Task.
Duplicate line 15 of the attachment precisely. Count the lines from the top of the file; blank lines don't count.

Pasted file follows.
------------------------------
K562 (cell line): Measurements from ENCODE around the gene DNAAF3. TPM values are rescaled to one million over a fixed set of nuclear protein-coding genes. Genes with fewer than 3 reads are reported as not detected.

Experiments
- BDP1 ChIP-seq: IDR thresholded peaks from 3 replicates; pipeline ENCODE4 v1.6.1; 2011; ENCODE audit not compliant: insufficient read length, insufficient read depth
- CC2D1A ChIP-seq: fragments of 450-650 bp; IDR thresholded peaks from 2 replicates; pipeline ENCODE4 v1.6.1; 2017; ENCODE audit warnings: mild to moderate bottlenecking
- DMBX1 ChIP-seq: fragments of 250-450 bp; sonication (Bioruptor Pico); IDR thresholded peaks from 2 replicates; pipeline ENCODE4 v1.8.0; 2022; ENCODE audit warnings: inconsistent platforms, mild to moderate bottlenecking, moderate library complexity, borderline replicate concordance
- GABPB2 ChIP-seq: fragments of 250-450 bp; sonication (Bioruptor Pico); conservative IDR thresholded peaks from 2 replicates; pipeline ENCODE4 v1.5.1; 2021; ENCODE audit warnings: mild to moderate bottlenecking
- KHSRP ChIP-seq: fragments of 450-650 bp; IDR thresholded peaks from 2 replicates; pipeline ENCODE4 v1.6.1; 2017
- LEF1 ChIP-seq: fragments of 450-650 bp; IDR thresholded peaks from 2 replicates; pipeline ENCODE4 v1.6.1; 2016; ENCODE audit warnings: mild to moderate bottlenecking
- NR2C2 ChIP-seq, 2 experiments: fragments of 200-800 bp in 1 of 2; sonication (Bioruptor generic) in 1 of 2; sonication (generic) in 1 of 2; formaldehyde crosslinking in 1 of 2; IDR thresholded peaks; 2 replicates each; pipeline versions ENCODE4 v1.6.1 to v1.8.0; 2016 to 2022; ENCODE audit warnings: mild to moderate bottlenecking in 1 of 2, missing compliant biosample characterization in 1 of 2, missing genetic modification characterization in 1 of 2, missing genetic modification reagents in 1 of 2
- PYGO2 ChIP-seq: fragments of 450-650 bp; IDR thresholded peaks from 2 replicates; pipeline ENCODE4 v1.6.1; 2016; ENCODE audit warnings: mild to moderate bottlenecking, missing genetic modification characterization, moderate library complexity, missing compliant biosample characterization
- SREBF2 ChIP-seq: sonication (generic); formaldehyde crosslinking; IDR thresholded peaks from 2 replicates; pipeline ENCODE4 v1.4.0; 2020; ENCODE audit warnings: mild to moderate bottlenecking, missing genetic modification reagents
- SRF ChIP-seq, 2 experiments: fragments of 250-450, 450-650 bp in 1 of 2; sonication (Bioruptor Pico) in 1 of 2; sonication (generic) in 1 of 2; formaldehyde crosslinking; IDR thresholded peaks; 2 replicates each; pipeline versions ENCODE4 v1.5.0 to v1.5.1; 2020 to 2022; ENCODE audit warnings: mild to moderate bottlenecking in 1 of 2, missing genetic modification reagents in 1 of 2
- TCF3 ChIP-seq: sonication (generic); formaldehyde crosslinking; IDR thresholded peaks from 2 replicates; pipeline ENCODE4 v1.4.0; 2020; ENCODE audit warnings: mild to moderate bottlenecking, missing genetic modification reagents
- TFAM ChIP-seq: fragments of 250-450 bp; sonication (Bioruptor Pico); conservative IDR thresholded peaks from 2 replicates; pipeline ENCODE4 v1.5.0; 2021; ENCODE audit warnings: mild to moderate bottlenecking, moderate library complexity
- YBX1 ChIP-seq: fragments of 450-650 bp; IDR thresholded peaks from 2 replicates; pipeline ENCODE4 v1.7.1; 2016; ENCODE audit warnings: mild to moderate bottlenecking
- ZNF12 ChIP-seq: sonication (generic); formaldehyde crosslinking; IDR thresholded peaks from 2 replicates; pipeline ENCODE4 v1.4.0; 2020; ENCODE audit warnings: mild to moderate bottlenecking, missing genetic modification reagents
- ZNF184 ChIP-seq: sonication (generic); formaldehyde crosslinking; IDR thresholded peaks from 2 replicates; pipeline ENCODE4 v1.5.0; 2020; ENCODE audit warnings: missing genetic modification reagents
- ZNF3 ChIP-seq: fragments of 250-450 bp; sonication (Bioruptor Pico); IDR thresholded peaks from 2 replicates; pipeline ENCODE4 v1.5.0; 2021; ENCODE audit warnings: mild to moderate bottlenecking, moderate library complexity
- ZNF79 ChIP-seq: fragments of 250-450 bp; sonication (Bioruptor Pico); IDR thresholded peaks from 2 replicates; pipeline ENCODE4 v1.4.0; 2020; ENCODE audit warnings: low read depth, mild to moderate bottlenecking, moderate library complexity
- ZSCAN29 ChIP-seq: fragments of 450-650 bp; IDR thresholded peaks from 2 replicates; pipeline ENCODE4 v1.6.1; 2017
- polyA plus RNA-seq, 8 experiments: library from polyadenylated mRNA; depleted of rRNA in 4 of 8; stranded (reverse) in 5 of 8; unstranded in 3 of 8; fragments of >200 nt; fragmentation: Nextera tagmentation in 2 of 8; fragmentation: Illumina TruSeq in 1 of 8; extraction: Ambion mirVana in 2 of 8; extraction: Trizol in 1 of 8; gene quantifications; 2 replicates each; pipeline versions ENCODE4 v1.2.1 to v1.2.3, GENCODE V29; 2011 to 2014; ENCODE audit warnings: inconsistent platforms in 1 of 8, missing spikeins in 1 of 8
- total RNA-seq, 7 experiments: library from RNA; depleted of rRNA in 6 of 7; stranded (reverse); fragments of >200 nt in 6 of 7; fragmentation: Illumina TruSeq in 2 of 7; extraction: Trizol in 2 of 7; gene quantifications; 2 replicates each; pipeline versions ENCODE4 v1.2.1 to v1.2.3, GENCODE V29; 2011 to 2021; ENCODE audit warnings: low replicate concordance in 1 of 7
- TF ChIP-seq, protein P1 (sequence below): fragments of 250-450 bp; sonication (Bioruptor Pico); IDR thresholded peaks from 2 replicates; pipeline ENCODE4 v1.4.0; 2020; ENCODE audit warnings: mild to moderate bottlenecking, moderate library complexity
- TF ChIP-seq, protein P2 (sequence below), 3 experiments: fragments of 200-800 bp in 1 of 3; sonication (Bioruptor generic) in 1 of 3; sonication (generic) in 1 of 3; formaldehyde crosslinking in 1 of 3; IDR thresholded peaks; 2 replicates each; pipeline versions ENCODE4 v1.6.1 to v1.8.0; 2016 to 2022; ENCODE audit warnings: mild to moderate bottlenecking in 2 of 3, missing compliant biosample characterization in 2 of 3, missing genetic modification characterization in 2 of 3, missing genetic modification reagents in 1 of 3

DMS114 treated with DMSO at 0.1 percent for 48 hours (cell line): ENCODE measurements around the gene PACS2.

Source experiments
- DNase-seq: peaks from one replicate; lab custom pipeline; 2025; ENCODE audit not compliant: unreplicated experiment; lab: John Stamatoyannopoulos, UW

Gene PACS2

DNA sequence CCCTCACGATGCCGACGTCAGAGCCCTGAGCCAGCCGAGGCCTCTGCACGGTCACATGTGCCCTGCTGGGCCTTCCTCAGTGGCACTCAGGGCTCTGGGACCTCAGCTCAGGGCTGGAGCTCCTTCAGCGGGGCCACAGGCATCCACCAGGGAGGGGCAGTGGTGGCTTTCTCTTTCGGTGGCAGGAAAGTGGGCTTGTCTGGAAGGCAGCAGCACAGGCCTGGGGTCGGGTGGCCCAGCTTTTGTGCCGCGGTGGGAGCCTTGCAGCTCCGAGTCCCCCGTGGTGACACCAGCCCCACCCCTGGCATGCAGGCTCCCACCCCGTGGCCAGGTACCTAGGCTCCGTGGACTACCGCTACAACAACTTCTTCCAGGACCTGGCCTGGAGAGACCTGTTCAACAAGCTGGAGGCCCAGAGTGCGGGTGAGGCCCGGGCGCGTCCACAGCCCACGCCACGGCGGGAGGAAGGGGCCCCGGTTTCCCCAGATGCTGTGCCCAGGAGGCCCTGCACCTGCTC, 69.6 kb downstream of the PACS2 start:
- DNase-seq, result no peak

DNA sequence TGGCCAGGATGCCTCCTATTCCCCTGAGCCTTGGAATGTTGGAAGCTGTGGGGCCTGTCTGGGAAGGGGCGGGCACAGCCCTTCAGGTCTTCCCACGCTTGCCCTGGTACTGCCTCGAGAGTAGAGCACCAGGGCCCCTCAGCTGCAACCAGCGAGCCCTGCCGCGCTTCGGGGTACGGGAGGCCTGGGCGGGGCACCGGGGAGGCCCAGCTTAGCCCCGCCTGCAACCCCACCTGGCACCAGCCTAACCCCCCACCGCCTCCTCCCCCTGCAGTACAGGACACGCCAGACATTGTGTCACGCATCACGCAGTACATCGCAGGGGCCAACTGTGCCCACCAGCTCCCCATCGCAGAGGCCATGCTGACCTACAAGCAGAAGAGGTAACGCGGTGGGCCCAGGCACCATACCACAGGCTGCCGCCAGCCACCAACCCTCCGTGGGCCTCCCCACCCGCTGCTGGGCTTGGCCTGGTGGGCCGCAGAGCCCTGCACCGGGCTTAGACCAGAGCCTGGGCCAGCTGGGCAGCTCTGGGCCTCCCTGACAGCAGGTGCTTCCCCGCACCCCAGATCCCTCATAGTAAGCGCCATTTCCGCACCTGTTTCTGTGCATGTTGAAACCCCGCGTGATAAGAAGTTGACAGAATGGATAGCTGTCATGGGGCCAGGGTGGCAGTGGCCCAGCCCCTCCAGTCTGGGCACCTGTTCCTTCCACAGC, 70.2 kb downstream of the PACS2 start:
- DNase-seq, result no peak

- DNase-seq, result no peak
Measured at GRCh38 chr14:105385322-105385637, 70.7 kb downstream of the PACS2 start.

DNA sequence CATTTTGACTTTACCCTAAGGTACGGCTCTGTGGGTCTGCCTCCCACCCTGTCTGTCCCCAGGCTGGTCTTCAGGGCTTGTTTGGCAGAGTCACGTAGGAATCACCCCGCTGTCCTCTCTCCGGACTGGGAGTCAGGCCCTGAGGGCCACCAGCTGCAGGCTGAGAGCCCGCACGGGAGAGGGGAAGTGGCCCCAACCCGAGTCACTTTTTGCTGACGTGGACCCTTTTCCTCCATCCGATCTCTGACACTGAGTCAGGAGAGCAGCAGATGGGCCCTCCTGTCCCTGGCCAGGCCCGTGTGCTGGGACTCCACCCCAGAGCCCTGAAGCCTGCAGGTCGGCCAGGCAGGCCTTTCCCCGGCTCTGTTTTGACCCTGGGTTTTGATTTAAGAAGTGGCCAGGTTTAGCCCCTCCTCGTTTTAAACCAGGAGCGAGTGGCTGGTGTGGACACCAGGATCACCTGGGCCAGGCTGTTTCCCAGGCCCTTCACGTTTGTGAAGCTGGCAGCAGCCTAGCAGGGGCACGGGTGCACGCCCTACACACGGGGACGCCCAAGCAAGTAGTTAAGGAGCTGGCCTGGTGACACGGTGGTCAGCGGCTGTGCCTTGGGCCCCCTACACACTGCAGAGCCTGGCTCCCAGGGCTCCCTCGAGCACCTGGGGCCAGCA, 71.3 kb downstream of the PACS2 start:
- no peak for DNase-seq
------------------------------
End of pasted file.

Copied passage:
- YBX1 ChIP-seq: fragments of 450-650 bp; IDR thresholded peaks from 2 replicates; pipeline ENCODE4 v1.7.1; 2016; ENCODE audit warnings: mild to moderate bottlenecking